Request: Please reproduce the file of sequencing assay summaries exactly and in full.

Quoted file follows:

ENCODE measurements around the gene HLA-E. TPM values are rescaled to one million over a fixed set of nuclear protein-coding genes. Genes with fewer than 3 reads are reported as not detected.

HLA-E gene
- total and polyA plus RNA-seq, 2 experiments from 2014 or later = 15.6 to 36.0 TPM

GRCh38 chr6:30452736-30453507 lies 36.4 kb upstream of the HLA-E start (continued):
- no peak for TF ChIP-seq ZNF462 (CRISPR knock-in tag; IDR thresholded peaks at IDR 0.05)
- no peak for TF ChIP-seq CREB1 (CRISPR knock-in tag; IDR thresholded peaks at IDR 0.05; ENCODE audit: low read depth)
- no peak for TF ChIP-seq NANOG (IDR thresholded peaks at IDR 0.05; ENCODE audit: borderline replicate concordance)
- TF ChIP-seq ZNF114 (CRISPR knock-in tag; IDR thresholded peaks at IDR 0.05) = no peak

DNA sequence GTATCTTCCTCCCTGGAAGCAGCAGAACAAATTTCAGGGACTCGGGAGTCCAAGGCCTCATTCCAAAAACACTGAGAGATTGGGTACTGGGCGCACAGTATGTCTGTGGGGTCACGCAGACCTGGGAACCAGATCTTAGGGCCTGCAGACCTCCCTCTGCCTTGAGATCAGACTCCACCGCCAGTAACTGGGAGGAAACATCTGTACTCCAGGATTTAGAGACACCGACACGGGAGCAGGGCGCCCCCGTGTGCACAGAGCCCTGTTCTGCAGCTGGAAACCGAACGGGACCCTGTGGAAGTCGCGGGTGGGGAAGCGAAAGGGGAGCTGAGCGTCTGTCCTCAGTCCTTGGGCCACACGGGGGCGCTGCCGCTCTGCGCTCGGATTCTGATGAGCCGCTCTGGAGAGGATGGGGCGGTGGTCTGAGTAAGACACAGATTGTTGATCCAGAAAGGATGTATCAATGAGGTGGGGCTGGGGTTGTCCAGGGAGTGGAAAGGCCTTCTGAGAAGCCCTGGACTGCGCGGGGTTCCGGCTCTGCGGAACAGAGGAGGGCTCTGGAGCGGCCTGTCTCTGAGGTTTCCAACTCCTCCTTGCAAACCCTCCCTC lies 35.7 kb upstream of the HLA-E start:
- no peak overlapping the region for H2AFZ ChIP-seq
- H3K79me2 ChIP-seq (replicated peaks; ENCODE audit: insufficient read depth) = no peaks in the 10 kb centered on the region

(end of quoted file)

ENCODE measurements around the gene HLA-E. TPM values are rescaled to one million over a fixed set of nuclear protein-coding genes. Genes with fewer than 3 reads are reported as not detected.

HLA-E gene
- total and polyA plus RNA-seq, 2 experiments from 2014 or later = 15.6 to 36.0 TPM

GRCh38 chr6:30452736-30453507 lies 36.4 kb upstream of the HLA-E start (continued):
- no peak for TF ChIP-seq ZNF462 (CRISPR knock-in tag; IDR thresholded peaks at IDR 0.05)
- no peak for TF ChIP-seq CREB1 (CRISPR knock-in tag; IDR thresholded peaks at IDR 0.05; ENCODE audit: low read depth)
- no peak for TF ChIP-seq NANOG (IDR thresholded peaks at IDR 0.05; ENCODE audit: borderline replicate concordance)
- TF ChIP-seq ZNF114 (CRISPR knock-in tag; IDR thresholded peaks at IDR 0.05) = no peak

DNA sequence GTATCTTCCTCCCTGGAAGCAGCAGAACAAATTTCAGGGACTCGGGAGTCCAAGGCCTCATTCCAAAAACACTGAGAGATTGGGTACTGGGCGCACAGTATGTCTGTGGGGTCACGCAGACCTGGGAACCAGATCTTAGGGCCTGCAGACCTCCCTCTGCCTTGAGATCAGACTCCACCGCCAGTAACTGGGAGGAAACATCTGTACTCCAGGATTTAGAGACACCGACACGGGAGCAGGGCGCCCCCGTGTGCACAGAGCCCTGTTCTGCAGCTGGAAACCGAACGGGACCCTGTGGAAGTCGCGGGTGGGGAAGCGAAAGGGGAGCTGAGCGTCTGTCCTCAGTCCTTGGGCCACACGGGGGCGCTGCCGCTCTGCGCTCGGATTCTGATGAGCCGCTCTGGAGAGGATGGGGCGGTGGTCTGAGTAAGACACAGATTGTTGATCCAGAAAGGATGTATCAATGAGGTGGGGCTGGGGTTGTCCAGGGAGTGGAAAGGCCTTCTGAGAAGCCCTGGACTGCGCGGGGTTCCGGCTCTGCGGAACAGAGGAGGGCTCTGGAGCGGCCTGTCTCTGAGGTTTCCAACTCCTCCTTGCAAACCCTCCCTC lies 35.7 kb upstream of the HLA-E start:
- no peak overlapping the region for H2AFZ ChIP-seq
- H3K79me2 ChIP-seq (replicated peaks; ENCODE audit: insufficient read depth) = no peaks in the 10 kb centered on the region